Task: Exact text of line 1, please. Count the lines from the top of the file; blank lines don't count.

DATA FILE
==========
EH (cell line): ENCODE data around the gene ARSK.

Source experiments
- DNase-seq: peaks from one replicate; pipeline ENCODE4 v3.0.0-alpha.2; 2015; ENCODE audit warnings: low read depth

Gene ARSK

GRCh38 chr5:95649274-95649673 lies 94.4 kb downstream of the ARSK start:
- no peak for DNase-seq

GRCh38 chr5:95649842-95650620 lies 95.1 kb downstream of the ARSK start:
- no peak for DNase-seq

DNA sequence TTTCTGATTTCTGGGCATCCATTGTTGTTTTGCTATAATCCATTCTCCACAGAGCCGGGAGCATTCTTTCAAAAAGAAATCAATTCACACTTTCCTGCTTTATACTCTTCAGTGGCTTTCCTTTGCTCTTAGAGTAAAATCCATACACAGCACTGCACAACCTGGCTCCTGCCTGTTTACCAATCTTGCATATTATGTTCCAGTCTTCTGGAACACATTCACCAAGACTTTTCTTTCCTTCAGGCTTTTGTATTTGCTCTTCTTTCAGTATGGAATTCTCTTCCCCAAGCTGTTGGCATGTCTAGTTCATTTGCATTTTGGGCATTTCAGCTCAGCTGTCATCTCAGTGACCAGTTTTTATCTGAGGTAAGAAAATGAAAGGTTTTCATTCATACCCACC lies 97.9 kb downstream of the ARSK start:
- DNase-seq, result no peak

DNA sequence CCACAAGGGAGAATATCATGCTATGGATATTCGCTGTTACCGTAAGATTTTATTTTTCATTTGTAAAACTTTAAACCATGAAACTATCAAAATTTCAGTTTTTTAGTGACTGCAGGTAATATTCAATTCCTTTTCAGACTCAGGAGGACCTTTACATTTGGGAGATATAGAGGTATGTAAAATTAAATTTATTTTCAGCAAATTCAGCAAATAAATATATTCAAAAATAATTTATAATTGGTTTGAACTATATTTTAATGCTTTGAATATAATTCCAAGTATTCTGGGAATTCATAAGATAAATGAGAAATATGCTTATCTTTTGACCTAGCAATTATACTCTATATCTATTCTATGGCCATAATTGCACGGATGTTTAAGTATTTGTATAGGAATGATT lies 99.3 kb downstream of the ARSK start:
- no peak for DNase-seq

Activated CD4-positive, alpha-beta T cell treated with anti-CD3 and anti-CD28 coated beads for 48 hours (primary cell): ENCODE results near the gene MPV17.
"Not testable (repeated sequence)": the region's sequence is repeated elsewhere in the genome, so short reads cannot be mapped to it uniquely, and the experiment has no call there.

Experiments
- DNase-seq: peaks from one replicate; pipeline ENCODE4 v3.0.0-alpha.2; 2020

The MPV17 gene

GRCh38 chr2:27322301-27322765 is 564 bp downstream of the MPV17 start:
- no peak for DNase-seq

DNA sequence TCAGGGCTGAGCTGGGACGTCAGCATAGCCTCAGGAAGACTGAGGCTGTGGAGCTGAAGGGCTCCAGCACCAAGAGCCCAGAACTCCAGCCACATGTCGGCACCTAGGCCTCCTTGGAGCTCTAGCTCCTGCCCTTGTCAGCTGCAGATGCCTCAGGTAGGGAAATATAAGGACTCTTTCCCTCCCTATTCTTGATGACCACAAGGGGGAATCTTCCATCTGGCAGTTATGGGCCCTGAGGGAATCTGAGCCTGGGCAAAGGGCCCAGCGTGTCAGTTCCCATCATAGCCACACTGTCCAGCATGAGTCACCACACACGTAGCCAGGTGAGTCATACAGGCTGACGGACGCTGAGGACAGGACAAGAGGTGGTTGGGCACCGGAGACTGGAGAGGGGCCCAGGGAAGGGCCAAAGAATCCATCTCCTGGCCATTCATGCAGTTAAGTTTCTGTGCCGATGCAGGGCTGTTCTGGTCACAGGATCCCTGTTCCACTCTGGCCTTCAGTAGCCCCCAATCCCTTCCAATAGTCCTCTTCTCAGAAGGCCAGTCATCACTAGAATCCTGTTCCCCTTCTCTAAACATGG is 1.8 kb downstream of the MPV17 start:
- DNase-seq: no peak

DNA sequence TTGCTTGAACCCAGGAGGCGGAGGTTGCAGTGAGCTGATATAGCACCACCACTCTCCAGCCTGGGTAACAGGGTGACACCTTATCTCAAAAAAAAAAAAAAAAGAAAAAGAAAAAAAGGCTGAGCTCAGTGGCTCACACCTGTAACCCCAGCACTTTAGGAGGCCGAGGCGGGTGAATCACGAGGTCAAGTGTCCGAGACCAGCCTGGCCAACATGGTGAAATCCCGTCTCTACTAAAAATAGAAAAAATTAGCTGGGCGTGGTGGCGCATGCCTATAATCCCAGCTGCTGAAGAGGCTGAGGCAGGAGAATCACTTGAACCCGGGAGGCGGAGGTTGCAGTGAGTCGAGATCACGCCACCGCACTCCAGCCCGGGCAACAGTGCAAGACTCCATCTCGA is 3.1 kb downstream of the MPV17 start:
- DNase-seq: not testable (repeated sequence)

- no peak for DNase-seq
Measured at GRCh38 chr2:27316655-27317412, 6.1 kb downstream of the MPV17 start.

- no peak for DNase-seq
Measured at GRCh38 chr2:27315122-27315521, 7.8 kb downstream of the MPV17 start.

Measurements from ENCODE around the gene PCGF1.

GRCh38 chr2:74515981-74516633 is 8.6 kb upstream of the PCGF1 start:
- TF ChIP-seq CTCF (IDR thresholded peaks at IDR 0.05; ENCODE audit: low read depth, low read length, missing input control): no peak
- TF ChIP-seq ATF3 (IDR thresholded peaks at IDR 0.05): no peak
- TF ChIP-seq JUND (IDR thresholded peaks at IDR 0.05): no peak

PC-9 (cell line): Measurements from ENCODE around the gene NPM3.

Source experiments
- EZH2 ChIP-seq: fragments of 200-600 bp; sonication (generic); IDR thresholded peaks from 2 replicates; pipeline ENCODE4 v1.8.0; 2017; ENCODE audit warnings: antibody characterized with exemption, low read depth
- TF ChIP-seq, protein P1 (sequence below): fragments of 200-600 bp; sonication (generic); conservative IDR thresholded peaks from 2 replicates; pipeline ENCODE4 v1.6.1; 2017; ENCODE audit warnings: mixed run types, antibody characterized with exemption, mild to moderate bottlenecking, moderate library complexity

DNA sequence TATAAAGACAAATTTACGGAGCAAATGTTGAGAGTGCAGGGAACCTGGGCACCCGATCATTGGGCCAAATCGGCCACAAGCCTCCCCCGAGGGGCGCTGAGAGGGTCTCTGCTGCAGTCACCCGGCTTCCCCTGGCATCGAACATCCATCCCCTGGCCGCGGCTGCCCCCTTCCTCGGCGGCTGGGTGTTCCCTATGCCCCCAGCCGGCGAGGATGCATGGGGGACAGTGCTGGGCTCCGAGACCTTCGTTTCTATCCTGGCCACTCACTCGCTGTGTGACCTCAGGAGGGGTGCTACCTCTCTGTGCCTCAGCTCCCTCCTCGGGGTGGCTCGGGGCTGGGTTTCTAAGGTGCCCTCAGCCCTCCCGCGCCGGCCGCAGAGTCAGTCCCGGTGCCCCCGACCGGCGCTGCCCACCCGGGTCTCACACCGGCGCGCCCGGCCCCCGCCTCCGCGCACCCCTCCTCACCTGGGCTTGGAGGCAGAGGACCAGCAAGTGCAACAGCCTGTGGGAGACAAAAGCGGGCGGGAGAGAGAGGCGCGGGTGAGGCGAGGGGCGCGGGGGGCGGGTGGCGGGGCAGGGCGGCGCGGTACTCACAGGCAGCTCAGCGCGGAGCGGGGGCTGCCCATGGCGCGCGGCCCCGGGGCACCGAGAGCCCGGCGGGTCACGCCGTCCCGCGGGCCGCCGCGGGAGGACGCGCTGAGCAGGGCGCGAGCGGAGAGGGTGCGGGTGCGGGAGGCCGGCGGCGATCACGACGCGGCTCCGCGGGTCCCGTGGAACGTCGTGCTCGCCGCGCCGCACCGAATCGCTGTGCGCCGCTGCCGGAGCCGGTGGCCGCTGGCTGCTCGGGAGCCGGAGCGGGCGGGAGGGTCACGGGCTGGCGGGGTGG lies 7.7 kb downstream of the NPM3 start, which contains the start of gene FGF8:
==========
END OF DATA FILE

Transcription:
EH (cell line): ENCODE data around the gene ARSK.